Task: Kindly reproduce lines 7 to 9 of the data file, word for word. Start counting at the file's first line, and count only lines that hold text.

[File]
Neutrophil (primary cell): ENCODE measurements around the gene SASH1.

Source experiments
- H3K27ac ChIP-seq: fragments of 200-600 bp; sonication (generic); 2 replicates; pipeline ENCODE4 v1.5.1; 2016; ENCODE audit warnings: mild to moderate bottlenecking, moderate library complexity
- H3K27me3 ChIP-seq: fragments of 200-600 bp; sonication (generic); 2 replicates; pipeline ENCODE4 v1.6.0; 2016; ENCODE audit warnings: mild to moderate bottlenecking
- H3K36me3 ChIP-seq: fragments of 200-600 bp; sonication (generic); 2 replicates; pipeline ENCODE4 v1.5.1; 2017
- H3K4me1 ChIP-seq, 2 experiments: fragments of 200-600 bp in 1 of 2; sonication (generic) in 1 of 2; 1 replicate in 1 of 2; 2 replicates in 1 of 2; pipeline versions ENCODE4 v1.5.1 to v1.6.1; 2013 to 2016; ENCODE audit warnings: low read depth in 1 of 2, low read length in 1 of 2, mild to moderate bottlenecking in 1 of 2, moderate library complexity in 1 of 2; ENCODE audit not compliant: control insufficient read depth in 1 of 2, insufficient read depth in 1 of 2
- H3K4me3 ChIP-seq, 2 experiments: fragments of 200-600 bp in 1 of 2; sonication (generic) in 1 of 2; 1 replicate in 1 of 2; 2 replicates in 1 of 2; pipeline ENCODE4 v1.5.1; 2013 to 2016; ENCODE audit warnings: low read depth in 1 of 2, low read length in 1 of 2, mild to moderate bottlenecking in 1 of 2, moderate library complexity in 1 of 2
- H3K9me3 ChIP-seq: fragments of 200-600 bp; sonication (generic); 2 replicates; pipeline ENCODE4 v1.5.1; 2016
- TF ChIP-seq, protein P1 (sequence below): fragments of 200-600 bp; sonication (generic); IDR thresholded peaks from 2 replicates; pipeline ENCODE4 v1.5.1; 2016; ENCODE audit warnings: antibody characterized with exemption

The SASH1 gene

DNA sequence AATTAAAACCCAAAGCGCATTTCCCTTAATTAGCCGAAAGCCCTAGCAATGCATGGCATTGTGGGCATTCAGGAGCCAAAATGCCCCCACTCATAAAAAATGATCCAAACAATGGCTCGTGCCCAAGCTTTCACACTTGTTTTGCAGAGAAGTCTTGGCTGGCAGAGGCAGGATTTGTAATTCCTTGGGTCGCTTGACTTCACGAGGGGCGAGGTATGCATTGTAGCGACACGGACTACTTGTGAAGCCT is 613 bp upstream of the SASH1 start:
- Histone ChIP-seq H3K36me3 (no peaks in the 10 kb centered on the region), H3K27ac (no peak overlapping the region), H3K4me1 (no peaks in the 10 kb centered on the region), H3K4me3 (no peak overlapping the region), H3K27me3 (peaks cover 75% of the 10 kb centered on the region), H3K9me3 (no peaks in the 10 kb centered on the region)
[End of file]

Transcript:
- H3K4me3 ChIP-seq, 2 experiments: fragments of 200-600 bp in 1 of 2; sonication (generic) in 1 of 2; 1 replicate in 1 of 2; 2 replicates in 1 of 2; pipeline ENCODE4 v1.5.1; 2013 to 2016; ENCODE audit warnings: low read depth in 1 of 2, low read length in 1 of 2, mild to moderate bottlenecking in 1 of 2, moderate library complexity in 1 of 2
- H3K9me3 ChIP-seq: fragments of 200-600 bp; sonication (generic); 2 replicates; pipeline ENCODE4 v1.5.1; 2016
- TF ChIP-seq, protein P1 (sequence below): fragments of 200-600 bp; sonication (generic); IDR thresholded peaks from 2 replicates; pipeline ENCODE4 v1.5.1; 2016; ENCODE audit warnings: antibody characterized with exemption